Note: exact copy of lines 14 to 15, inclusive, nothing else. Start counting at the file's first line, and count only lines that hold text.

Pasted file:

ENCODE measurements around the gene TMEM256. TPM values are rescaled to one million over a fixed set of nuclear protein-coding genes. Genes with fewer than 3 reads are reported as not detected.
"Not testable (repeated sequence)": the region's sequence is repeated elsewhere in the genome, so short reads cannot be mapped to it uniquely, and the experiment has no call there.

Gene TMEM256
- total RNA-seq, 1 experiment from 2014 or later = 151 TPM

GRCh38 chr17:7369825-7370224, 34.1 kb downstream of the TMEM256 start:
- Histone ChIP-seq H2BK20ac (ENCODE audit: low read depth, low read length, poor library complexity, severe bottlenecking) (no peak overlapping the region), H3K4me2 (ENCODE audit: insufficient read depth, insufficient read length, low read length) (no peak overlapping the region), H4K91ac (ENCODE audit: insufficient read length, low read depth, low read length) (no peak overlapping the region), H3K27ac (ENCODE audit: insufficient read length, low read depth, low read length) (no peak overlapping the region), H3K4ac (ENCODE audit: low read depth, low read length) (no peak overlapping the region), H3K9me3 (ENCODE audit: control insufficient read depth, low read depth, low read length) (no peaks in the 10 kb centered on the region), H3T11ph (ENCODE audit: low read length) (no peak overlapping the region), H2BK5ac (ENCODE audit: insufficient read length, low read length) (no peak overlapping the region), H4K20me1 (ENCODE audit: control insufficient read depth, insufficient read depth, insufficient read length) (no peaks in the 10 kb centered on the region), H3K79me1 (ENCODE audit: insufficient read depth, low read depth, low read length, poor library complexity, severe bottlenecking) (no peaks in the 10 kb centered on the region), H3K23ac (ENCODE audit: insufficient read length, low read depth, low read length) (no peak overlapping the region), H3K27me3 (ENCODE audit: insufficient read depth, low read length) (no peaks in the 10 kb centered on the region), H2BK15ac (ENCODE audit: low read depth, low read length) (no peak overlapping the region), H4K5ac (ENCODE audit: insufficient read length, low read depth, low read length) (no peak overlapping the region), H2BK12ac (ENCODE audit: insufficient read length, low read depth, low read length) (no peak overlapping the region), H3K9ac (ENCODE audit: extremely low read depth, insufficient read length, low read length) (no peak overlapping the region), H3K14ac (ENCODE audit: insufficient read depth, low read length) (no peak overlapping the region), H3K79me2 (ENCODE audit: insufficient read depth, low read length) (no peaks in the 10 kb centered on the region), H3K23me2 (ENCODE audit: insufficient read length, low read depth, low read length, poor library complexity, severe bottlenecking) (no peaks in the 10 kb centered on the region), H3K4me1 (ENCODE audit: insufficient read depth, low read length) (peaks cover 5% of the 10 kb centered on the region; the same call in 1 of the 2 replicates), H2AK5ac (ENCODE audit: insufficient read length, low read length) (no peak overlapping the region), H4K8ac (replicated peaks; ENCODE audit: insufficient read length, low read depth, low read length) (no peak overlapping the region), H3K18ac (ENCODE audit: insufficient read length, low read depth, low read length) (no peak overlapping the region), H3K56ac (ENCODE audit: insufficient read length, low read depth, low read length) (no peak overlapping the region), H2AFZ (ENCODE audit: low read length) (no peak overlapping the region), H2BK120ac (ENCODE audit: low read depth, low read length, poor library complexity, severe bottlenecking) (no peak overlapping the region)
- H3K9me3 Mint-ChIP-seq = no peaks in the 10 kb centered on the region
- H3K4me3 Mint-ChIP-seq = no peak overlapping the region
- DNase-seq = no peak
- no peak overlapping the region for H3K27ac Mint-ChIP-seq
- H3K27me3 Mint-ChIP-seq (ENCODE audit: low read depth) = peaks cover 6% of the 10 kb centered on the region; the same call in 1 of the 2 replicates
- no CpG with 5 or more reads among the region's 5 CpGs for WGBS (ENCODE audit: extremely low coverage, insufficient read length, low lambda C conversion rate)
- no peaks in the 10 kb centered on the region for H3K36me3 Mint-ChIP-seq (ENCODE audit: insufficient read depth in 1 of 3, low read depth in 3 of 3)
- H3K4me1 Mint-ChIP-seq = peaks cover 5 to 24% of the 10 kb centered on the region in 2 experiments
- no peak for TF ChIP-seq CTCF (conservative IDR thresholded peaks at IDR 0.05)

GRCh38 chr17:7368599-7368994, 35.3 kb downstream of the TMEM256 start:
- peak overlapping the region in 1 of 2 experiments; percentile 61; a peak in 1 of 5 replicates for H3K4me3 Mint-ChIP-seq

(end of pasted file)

- H3K4me1 Mint-ChIP-seq = peaks cover 5 to 24% of the 10 kb centered on the region in 2 experiments
- no peak for TF ChIP-seq CTCF (conservative IDR thresholded peaks at IDR 0.05)